ARC Centre of Excellence in Synthetic Biology

Synthetic Biology


19, Feb 2024

Bringing the sweet to the synthetic

A team at Macquarie University has developed a unique method for analysing sugars in cells to provide valuable insights for synthetic biology.

Distinguished Professor Nicki Packer and team work with glycobiology, a field which explores the sugars attached to proteins, fats and other molecules. These sugars, called glycans, are essential for various biological functions but are not easy to predict because they are produced by numerous enzymes encoded in an organism’s DNA.

Synthetic biology involves creating new biological systems or modifying existing ones for various purposes. But to do this, scientists need to understand the molecular make-up of living organisms. Genomics, which focuses on the study of an organism’s genes, is crucial for this understanding. However, to design synthetic systems effectively, researchers also need to comprehend the traits (phenotype) that the genes produce. And that’s where this work comes in.

By gaining a better understanding of natural glycosylation systems and developing improved methods for engineering glycoproteins, the researchers aim to unlock a wide range of potential applications.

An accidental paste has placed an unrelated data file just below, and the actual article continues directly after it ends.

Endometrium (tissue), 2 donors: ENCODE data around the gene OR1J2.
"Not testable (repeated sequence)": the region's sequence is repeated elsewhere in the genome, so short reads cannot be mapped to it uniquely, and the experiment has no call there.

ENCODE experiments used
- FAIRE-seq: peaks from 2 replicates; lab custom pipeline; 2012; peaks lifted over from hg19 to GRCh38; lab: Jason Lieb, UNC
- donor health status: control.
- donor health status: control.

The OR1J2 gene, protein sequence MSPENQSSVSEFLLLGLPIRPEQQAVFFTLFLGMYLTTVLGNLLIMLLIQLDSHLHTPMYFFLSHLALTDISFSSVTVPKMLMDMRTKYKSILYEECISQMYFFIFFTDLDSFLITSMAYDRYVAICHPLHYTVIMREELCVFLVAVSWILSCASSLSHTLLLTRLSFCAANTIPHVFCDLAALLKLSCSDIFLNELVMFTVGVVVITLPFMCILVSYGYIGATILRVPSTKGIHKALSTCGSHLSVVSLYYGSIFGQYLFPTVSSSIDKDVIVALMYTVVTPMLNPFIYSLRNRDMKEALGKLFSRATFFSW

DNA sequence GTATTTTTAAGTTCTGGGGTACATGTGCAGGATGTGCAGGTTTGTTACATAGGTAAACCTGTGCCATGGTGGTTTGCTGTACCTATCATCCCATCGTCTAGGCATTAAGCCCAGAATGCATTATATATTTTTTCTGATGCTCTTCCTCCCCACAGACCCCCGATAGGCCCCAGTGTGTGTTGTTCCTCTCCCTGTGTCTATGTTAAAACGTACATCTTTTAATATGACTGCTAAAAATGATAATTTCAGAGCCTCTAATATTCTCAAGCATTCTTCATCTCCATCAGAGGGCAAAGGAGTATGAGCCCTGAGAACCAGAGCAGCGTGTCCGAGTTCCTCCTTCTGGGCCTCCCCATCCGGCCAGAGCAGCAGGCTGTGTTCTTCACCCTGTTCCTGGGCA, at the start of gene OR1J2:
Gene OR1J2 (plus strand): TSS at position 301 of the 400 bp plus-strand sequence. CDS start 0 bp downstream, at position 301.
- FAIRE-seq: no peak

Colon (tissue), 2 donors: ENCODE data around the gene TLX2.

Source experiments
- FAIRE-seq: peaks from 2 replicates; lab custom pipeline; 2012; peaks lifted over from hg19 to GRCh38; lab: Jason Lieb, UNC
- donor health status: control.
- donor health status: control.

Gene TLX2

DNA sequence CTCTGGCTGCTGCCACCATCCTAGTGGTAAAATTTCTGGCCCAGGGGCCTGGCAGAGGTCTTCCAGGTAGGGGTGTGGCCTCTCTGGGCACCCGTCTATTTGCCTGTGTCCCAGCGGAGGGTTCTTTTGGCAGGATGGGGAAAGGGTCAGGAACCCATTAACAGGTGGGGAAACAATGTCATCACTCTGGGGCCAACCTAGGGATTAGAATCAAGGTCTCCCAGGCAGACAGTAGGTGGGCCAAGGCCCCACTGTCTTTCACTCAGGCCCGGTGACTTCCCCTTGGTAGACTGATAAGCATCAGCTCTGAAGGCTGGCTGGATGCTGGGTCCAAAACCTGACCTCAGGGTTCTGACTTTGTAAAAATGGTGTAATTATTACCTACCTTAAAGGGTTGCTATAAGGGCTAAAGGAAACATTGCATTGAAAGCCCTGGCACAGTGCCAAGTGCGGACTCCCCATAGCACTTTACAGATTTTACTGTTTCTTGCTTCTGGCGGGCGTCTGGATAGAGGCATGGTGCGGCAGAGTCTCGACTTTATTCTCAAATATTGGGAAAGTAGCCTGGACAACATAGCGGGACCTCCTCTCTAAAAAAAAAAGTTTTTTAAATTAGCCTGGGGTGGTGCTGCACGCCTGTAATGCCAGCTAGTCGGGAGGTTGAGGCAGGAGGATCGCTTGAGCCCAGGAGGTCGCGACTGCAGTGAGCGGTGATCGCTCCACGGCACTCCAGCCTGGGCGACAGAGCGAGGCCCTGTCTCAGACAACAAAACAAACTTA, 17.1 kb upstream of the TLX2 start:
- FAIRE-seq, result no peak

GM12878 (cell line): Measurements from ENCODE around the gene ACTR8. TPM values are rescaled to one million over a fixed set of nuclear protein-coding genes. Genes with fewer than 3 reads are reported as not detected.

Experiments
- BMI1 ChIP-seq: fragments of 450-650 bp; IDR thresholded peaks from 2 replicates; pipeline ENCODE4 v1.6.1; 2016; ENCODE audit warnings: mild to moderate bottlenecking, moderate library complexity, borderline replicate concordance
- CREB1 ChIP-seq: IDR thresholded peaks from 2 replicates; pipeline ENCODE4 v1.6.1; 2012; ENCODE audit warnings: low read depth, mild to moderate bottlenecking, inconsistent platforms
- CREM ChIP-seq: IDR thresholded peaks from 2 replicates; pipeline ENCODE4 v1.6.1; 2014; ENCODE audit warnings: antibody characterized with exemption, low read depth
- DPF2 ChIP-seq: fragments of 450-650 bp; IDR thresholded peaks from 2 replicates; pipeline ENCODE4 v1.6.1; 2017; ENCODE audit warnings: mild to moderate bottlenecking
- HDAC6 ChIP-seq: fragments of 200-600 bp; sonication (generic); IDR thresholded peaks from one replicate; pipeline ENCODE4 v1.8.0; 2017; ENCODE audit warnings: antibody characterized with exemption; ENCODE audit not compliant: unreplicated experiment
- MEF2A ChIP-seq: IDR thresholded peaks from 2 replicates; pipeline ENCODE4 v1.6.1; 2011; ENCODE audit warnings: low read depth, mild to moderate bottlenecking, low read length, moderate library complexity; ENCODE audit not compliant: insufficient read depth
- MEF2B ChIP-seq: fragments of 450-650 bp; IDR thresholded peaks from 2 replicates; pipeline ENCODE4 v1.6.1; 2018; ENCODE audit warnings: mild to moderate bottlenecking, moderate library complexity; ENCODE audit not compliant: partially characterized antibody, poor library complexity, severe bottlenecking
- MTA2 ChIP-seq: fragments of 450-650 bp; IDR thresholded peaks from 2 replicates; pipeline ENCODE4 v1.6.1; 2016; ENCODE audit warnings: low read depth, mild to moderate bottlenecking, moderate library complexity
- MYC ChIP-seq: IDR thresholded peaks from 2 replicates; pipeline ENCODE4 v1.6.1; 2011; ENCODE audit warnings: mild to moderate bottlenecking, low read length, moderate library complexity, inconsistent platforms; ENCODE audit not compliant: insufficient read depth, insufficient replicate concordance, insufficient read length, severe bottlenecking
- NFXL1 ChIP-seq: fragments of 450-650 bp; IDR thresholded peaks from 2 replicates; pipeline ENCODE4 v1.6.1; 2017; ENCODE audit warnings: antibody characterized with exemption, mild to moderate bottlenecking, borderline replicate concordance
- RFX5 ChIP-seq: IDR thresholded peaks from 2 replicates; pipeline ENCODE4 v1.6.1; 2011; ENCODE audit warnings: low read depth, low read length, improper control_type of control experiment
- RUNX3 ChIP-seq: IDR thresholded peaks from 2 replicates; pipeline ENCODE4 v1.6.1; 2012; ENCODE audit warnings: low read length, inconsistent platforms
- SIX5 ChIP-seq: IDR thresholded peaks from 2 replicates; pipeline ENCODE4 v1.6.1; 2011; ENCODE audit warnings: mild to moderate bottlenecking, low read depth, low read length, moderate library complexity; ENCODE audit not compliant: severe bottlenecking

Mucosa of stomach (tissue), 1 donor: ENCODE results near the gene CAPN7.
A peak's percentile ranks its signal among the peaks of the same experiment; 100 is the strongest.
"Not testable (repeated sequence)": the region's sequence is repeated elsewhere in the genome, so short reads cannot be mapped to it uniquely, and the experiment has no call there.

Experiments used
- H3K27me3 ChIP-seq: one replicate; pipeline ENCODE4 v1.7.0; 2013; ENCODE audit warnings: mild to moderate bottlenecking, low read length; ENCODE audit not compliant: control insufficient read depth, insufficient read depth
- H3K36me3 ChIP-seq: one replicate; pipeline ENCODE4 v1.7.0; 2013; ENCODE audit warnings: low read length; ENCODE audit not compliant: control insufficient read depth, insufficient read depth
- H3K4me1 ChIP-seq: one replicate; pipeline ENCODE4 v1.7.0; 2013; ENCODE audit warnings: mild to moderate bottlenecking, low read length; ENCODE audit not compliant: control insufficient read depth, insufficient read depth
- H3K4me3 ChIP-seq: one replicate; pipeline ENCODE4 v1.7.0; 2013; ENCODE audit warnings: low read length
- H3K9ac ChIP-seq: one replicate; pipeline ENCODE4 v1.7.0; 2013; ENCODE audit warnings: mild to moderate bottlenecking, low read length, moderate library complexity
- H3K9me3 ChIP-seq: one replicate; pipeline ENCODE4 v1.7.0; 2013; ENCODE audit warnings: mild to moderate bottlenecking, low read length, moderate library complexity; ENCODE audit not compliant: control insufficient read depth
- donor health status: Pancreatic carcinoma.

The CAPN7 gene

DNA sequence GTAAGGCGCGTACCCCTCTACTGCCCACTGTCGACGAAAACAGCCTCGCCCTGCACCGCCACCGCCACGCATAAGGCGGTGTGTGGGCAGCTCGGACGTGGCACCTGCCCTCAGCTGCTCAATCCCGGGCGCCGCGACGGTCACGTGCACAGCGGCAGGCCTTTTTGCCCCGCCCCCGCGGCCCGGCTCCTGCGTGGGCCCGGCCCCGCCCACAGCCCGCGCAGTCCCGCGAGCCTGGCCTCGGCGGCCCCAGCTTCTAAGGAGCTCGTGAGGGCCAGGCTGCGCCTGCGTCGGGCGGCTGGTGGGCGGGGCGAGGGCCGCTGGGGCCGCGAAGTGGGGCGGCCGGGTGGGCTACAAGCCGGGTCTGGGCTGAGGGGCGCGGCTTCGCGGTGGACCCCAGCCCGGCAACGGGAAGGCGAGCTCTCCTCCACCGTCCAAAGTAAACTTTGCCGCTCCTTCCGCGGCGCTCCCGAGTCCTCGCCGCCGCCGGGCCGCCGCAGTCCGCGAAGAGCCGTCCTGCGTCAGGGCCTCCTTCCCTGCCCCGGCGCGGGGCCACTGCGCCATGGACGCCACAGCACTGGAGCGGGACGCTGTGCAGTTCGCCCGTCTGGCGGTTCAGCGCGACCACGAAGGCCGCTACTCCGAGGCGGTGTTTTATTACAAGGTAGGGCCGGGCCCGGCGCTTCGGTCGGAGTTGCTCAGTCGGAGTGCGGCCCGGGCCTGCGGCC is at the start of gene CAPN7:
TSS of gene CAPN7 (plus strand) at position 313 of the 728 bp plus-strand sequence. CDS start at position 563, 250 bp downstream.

‘Our approach is unique in the field because sugars attached to proteins, which make up a large part of the human genome, are often overlooked due to their complexity,’ says Professor Packer.

One aspect of their research involves studying the relationship between glycans and the gut microbiome, the community of microorganisms living in the digestive system. Understanding how sugars influence microbial ecosystems could lead to new approaches for improving gut health.

‘We’re also exploring how to engineer artificial communities of microorganisms, focusing on how sugars interact with the gut microbiome and affect the formation of biofilms,’ she says.

Her group is also developing glycoengineering methods to synthesise peptides, especially those whose activity depends on the specific structural glycans that they carry.

‘Once we figure out the specific structures and functions of sugars, we’re working on a method called an Artificial Golgi synthetic platform to mimic how cells naturally add sugars to proteins. This involves creating a mix of yeast cells that express specific sugar structures on proteins, purifying the proteins, and then adding more sugars using enzymes in a specific sequence.

‘We believe that better understanding of these natural processes and developing improved methods for modifying proteins will enable us to glycoengineer molecules for practical purposes and lead to innovative applications in materials, food supplements and bioactives.’

Photo: Irham Setyaki on Unsplash